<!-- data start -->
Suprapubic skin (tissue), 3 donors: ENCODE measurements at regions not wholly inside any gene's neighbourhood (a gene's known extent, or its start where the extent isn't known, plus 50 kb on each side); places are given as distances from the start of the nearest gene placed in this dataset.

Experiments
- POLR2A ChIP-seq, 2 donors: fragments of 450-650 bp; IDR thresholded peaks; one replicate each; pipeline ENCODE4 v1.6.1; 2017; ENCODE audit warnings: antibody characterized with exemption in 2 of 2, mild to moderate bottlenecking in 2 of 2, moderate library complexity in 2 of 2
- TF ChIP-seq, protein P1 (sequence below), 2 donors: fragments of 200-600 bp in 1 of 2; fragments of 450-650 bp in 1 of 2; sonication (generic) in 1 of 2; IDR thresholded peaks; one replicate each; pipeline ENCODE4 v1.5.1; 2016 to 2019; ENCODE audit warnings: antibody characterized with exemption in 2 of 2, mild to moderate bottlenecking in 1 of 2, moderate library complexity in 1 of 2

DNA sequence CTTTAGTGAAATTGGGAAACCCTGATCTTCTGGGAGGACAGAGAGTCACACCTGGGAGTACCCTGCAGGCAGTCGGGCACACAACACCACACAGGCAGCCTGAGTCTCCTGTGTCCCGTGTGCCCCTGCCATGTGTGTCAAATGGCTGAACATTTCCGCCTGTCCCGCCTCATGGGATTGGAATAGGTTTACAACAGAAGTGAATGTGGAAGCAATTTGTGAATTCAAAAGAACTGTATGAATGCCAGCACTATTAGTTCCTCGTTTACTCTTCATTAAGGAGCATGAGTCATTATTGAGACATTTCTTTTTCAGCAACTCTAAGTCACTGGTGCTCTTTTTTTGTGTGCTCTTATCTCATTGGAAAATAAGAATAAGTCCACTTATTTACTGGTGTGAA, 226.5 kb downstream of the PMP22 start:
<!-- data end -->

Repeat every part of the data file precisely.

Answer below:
Suprapubic skin (tissue), 3 donors: ENCODE measurements at regions not wholly inside any gene's neighbourhood (a gene's known extent, or its start where the extent isn't known, plus 50 kb on each side); places are given as distances from the start of the nearest gene placed in this dataset.

Experiments
- POLR2A ChIP-seq, 2 donors: fragments of 450-650 bp; IDR thresholded peaks; one replicate each; pipeline ENCODE4 v1.6.1; 2017; ENCODE audit warnings: antibody characterized with exemption in 2 of 2, mild to moderate bottlenecking in 2 of 2, moderate library complexity in 2 of 2
- TF ChIP-seq, protein P1 (sequence below), 2 donors: fragments of 200-600 bp in 1 of 2; fragments of 450-650 bp in 1 of 2; sonication (generic) in 1 of 2; IDR thresholded peaks; one replicate each; pipeline ENCODE4 v1.5.1; 2016 to 2019; ENCODE audit warnings: antibody characterized with exemption in 2 of 2, mild to moderate bottlenecking in 1 of 2, moderate library complexity in 1 of 2

DNA sequence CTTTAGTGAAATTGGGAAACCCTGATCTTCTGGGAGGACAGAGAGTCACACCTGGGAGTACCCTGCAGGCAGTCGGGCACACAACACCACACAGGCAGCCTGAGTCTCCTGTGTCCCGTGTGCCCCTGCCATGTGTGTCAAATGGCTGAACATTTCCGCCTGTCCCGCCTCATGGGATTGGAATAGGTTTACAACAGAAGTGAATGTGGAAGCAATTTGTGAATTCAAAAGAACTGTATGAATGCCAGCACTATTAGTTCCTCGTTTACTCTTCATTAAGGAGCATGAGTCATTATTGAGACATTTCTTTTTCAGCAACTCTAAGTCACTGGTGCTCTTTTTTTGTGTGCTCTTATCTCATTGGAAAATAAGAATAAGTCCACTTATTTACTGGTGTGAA, 226.5 kb downstream of the PMP22 start: